ALCTS e-Forums may be a good example to follow for email discussions. These are hosted two day discussions on a large range of specific topics such as: Analytics for Electronic Resources and Managing Student Employees/Volunteers. These discussions are led by the hosts/moderators with questions and a daily summary is produced.

Additional Recommendations

In order to better support the roundtables we would propose specific steps to better market the roundtables to the membership of the section and AALL as a whole. These could include, based on feedback from our survey:

  • Improve the scheduling of the roundtables
  • Highlight the informality and flexibility of the roundtables to learn, share, and network
  • Encourage and support more online discussions to extend the roundtable discussions

Other ways to improve the roundtables at both the annual meeting and throughout the year include:

  • Making roundtable topics more open and flexible
  • Provide collegial and welcoming environments
  • Emphasizing smaller groups during roundtables

Members responses on the survey and discussion board dialogue commonly indicated a confusion among roundtable and committee work, and some respondents provided feedback which suggested that the TS-SIS would benefit from a Task Force to Investigate the Role of Committees, where further distinctions could be made between roundtables and committees and potential recommendations for leveraging the power of formal Standing committees to enhance roundtable activities and vice versa.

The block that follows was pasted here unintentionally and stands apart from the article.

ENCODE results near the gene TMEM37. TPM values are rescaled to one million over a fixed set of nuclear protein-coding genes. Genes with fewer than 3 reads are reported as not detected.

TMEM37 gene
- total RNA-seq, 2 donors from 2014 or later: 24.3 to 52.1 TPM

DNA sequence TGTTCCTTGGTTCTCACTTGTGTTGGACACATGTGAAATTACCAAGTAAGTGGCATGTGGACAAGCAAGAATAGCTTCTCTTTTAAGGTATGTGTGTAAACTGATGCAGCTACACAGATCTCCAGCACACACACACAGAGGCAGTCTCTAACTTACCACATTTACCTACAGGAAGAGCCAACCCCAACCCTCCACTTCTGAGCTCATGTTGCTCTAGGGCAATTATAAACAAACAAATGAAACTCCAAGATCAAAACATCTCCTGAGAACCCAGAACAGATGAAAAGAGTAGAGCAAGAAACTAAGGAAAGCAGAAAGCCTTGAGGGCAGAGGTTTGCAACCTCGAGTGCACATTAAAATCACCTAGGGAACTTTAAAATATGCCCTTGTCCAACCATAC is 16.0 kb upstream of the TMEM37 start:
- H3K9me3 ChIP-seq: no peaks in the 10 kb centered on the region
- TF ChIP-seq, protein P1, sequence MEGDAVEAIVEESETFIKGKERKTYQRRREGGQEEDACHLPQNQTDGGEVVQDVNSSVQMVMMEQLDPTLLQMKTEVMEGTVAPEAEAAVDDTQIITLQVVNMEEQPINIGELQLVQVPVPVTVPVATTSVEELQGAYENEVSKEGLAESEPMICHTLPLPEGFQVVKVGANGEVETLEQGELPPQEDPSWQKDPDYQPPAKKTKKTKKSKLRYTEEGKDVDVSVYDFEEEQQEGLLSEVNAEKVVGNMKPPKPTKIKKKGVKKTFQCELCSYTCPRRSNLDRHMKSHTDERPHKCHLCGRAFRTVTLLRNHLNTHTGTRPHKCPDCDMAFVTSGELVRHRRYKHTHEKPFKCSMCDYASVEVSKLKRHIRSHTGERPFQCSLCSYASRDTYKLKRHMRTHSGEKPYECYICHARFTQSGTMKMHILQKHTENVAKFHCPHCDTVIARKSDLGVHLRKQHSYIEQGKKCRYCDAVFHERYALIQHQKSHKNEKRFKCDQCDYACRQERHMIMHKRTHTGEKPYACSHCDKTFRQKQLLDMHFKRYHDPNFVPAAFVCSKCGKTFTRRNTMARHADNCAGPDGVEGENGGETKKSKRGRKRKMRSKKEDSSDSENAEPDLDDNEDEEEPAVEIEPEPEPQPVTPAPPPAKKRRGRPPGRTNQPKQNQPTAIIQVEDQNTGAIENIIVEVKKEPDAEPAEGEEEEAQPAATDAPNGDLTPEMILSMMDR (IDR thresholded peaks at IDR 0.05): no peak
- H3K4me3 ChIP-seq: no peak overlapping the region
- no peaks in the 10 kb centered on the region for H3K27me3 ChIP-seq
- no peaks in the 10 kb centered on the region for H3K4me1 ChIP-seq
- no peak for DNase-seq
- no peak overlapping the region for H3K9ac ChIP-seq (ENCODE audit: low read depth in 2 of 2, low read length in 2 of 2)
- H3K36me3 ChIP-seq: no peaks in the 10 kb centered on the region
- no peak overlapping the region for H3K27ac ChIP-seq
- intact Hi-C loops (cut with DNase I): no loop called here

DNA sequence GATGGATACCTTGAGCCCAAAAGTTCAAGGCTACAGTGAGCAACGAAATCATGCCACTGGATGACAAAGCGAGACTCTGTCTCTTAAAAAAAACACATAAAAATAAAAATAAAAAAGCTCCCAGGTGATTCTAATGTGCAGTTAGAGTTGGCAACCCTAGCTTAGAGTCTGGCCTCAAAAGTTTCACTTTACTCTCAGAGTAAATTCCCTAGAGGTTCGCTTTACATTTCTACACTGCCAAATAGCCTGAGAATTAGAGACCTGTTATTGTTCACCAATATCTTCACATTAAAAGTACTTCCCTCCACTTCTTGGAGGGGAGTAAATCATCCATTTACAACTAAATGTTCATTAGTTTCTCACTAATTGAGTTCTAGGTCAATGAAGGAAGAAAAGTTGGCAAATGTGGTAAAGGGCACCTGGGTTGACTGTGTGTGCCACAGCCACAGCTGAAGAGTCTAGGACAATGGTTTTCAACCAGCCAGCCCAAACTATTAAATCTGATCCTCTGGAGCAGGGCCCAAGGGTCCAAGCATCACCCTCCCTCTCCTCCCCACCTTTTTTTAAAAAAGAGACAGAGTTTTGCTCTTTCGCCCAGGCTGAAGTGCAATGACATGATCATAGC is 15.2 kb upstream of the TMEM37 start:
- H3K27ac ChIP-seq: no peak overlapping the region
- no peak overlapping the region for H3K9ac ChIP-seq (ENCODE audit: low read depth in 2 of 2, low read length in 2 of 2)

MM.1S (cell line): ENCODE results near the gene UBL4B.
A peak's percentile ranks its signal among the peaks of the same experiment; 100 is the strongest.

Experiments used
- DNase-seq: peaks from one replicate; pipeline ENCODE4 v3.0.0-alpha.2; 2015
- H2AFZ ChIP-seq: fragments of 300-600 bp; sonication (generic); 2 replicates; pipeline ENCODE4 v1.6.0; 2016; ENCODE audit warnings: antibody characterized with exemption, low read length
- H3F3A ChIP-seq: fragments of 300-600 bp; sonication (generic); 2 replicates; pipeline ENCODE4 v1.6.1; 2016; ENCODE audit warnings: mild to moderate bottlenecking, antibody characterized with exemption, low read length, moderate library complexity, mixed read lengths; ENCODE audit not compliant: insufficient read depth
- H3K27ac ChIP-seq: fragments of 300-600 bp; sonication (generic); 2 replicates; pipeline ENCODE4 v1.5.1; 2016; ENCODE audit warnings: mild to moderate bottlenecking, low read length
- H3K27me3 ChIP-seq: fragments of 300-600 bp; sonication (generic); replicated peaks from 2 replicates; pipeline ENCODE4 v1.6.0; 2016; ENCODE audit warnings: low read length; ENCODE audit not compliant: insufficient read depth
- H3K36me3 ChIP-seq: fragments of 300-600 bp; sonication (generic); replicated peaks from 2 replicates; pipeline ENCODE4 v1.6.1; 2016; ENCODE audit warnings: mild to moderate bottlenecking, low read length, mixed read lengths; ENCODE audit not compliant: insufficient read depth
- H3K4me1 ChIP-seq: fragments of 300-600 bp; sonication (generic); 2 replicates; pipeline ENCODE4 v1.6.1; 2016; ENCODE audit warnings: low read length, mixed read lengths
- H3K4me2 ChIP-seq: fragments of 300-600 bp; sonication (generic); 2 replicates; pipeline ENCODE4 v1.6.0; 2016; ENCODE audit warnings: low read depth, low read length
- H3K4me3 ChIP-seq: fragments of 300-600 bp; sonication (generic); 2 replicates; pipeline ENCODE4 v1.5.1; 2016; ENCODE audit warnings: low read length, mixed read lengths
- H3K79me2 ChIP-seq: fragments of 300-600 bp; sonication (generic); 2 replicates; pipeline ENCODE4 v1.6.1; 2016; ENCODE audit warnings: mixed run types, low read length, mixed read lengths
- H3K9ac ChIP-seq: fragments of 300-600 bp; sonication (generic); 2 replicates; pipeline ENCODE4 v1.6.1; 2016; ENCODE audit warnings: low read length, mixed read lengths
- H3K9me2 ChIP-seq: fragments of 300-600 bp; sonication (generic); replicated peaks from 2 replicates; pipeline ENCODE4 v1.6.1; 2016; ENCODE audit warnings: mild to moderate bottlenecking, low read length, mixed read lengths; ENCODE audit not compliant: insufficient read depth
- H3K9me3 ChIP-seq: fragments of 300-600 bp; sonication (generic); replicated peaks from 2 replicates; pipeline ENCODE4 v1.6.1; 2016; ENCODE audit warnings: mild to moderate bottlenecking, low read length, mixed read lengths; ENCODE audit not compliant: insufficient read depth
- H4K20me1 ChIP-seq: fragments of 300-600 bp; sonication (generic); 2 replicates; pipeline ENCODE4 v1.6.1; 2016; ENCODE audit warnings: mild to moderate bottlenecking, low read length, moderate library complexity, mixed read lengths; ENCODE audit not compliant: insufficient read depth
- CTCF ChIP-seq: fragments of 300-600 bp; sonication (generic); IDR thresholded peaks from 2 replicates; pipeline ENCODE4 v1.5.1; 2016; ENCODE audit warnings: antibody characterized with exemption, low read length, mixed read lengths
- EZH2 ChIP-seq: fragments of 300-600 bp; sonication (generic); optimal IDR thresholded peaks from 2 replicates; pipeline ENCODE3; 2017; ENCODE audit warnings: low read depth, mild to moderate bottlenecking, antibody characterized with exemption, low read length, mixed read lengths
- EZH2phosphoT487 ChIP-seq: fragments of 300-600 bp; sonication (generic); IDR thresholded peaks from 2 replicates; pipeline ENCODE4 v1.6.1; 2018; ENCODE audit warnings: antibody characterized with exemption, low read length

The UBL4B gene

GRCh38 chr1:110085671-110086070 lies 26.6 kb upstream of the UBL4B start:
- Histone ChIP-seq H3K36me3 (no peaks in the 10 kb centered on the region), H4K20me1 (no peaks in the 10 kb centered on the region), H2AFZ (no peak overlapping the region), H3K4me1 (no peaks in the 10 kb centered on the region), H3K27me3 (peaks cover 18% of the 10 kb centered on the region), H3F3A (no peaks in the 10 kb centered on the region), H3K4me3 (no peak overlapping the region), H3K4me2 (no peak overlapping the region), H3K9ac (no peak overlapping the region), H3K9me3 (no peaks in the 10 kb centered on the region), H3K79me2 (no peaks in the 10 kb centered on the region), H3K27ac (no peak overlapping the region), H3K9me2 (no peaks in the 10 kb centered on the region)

• “I’m not alone in struggling to find answers to specific problems.”
  • “The most valuable conversations I have at AALL happen here.”
  • “Shared ideas, practices, and experiences are key in shaping my own ideas and work undertaken at my own library.”
  • “I love learning about what’s going on at other schools and how they are handling new challenges.”
  • “It’s where we can share what we do every day.”


  • Learning about pros & cons of multi-year purchasing agreements
  • Sharing strategies for print cancellations
  • Addressing staffing issues and workflow changes
  • Talking about access issues
  • Identifying similar problems with vendors
  • Understanding budget problems
  • Debating the importance of ownership versus access
  • Gaining knowledge of products and services available to libraries


  • TS-SIS Acquisitions and Serials Meeting and Roundtables – Monday, July 20, 2015 &ndash 4:30p.m.-5:30 p.m. – PCC-Room 105B
  • TS-SIS Cataloging and Classification Committee Meeting and Roundtables – Sunday, July 19, 2015 – 7:30 a.m.-9:00 a.m. – Marriott-Grand Ballroom Salon C